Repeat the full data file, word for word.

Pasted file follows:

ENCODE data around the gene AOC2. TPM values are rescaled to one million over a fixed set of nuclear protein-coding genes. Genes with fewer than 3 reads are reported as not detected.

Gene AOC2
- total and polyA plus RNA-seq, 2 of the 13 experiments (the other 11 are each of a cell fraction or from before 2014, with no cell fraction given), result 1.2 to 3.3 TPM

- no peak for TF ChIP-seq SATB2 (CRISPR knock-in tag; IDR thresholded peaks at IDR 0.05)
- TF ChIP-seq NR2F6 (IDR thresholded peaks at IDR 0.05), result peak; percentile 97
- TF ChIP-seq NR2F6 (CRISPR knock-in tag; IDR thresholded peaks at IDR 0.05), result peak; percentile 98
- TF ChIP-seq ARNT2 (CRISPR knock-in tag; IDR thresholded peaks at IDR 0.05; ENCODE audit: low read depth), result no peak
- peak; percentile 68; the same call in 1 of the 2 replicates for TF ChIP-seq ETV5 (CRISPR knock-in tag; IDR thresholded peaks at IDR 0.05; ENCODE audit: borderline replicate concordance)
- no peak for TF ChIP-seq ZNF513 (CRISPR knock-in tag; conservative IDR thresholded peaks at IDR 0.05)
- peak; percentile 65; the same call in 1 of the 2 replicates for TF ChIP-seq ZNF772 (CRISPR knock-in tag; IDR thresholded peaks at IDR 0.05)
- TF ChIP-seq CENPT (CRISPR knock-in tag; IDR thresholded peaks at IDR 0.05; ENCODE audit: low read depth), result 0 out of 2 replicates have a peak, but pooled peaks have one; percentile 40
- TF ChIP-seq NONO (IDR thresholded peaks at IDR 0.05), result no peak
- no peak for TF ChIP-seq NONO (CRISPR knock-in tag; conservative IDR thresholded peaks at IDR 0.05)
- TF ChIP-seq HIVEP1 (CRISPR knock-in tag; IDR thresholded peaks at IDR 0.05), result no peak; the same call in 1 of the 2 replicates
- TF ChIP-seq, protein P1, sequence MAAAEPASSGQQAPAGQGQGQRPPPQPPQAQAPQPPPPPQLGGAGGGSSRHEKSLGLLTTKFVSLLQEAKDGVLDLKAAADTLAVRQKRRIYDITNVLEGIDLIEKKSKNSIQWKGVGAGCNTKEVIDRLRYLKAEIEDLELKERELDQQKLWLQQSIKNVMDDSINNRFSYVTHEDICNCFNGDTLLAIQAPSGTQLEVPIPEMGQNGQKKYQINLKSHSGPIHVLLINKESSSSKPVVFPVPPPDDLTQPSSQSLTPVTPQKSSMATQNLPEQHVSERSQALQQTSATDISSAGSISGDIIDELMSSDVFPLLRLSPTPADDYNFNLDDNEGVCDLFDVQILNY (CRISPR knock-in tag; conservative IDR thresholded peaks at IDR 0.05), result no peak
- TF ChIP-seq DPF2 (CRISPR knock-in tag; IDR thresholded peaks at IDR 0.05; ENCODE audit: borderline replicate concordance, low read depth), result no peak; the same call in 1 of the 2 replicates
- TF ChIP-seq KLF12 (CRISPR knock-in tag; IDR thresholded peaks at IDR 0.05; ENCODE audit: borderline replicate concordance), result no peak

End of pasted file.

ENCODE data around the gene AOC2. TPM values are rescaled to one million over a fixed set of nuclear protein-coding genes. Genes with fewer than 3 reads are reported as not detected.

Gene AOC2
- total and polyA plus RNA-seq, 2 of the 13 experiments (the other 11 are each of a cell fraction or from before 2014, with no cell fraction given), result 1.2 to 3.3 TPM

- no peak for TF ChIP-seq SATB2 (CRISPR knock-in tag; IDR thresholded peaks at IDR 0.05)
- TF ChIP-seq NR2F6 (IDR thresholded peaks at IDR 0.05), result peak; percentile 97
- TF ChIP-seq NR2F6 (CRISPR knock-in tag; IDR thresholded peaks at IDR 0.05), result peak; percentile 98
- TF ChIP-seq ARNT2 (CRISPR knock-in tag; IDR thresholded peaks at IDR 0.05; ENCODE audit: low read depth), result no peak
- peak; percentile 68; the same call in 1 of the 2 replicates for TF ChIP-seq ETV5 (CRISPR knock-in tag; IDR thresholded peaks at IDR 0.05; ENCODE audit: borderline replicate concordance)
- no peak for TF ChIP-seq ZNF513 (CRISPR knock-in tag; conservative IDR thresholded peaks at IDR 0.05)
- peak; percentile 65; the same call in 1 of the 2 replicates for TF ChIP-seq ZNF772 (CRISPR knock-in tag; IDR thresholded peaks at IDR 0.05)
- TF ChIP-seq CENPT (CRISPR knock-in tag; IDR thresholded peaks at IDR 0.05; ENCODE audit: low read depth), result 0 out of 2 replicates have a peak, but pooled peaks have one; percentile 40
- TF ChIP-seq NONO (IDR thresholded peaks at IDR 0.05), result no peak
- no peak for TF ChIP-seq NONO (CRISPR knock-in tag; conservative IDR thresholded peaks at IDR 0.05)
- TF ChIP-seq HIVEP1 (CRISPR knock-in tag; IDR thresholded peaks at IDR 0.05), result no peak; the same call in 1 of the 2 replicates
- TF ChIP-seq, protein P1, sequence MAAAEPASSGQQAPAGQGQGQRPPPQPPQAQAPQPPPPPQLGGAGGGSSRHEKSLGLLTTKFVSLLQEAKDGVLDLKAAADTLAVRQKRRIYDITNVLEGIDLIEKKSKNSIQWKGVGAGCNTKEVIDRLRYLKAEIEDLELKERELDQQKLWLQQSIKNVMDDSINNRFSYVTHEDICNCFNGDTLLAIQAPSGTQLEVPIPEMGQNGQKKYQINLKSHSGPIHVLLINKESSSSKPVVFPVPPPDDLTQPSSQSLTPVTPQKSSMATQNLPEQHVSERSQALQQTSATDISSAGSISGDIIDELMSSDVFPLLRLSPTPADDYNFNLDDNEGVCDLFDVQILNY (CRISPR knock-in tag; conservative IDR thresholded peaks at IDR 0.05), result no peak
- TF ChIP-seq DPF2 (CRISPR knock-in tag; IDR thresholded peaks at IDR 0.05; ENCODE audit: borderline replicate concordance, low read depth), result no peak; the same call in 1 of the 2 replicates
- TF ChIP-seq KLF12 (CRISPR knock-in tag; IDR thresholded peaks at IDR 0.05; ENCODE audit: borderline replicate concordance), result no peak